According to Kommersant sources, Aeroflot and Gazprom Neft want to sign an agreement on the supply of sustainable aviation fuel (SAF) at the Eastern Economic Forum (to be held in Vladivostok on September 2–4). The businesses did not respond to requests for comment.
Because of its origin, SAF is regarded as a low-carbon fuel. Synthetic is created by capturing CO2 from the environment and combining it with hydrogen. Biofuel is made from biomass, which includes animal fat, vegetable and waste oils, and waste from the woodworking and pulp and paper sectors. The International Civil Aviation Organization (ICAO) regards the use of SAF as one method of reducing CO2 emissions from aviation. Such fuel is not manufactured in the Russian Federation, but during MAKS-2021, Gazprom Neft representative Anton Dianov stated his willingness to “jointly with airlines, aircraft manufacturers, and authorities” initiate necessary research.
The ICAO will levy it without fail beginning in 2027. We’re talking about the CORSIA (Carbon Offsetting and Reduction Scheme for International Aviation) initiative, which requires the aviation sector to restrict overall emissions to 2019 levels. If the airline exceeds this limit, it must compensate for emissions by buying quotas from ICAO-approved CO2 absorption schemes (the so-called offset). The money will be used to invest in renewable energy, establish trees, and add carbon to the soil. The expenses for all airlines to offset emissions by 2025 may range between $ 1.5 and $6 billion per year, depending on the CO2 pricing estimated by the Air Transport Action Group.
ICAO decision menas that all airlines operating international flights must report their CO2 emissions to their respective aviation authorities beginning in January 2019. Those are needed to transmit data to the ICAO.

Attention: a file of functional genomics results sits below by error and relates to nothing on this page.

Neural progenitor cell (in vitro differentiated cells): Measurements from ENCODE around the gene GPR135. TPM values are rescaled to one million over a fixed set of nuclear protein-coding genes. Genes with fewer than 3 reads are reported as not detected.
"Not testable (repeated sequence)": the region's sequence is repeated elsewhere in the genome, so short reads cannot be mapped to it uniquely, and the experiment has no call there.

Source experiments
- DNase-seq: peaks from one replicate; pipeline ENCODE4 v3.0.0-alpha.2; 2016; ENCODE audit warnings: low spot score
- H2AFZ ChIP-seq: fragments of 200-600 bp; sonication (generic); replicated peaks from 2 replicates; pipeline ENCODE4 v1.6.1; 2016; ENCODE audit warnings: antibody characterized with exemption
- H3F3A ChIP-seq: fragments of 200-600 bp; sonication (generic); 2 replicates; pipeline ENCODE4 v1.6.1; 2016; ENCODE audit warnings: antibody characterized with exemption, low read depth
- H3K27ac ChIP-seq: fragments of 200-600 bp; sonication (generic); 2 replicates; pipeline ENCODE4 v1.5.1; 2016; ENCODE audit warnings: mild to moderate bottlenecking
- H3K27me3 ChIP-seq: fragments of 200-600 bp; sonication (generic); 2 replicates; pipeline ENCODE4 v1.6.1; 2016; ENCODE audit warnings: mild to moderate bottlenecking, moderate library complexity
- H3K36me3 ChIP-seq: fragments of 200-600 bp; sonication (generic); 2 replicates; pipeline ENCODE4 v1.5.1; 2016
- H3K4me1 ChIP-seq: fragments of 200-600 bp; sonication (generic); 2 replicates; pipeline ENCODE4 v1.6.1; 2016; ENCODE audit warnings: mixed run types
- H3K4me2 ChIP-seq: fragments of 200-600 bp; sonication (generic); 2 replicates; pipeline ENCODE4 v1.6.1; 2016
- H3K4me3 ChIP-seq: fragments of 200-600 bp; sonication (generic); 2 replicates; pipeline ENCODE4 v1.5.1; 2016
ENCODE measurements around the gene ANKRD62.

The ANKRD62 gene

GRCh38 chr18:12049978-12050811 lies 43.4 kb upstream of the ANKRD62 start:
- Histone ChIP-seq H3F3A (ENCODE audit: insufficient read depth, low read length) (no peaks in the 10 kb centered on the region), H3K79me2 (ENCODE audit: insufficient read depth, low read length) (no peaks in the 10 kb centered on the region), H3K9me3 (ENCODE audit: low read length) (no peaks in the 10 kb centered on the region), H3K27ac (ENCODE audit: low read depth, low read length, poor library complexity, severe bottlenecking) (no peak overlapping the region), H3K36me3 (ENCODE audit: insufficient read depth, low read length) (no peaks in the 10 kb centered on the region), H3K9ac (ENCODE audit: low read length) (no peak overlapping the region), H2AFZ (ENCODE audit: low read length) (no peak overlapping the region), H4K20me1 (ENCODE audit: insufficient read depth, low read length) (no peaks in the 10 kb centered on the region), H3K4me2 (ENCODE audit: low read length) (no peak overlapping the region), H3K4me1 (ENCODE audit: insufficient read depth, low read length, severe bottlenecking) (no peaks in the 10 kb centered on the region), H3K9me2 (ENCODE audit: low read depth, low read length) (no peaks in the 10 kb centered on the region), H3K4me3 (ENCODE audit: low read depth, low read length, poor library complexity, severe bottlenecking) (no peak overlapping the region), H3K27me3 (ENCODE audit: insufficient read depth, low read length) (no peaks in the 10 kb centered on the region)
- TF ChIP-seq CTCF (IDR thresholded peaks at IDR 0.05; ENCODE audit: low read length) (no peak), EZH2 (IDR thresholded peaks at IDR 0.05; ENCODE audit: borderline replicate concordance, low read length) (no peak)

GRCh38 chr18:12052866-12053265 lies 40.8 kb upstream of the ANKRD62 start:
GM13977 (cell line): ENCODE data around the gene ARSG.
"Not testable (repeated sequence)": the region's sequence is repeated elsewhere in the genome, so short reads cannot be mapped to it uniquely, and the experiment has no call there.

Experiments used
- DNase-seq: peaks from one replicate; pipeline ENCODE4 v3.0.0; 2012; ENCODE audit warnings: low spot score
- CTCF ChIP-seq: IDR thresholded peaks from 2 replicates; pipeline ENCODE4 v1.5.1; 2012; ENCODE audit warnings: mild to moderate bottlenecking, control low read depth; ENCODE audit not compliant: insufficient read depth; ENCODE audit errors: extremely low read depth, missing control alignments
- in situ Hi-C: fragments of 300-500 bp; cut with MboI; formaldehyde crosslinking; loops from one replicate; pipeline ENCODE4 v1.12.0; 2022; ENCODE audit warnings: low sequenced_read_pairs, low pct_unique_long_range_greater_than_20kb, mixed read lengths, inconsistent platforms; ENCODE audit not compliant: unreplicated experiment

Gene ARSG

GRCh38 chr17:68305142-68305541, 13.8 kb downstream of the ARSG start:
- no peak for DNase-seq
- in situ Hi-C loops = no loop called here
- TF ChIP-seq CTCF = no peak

According to Alexey Sinitskiy, Research and Development Director at Infomost, the introduction of sustainable fuels throughout the Russian Federation may take three to four years. He adds that it is unknown which of the ICAO-licensed technologies will be utilized, but they are all costly and allow for very limited quantities of SAF production. According to the expert, adding up to 50% biofuel to the Aircraft A-1 jet fuel used there is approved in Europe. In the Russian Federation, aircraft are fuelled with TS-1 gasoline; there is no certification for combining it with biofuel, and the clearance procedure “may be very lengthy.”
Rostislav Khomenko, a junior partner at Bain & Company says that quota payment will be much more lucrative in this regard. SAF will continue to be the most costly policy in the medium future until synthetic manufacturing methods become widely available.
According to VTB Capital analysts, quota purchases may cost Aeroflot € 120 million in 2027, or 2-3 percent of EBITDA, assuming a CO2 price of about € 50 per ton. According to Elena Sakhnova of VTB Capital, if SAF’s carbon impact is zero, Aeroflot would need to refuel its foreign flights by at least 15% more in 2027 in order to maintain emissions at 2019 levels. According to her estimates, all Russian airlines released 15 million tons of CO2 on foreign flights in 2019. “In 2027, emissions will not exceed 20 million tons, requiring compensation for 5 million tons.” At current CO2 pricing, this amounts to about € 250 million, according to the expert.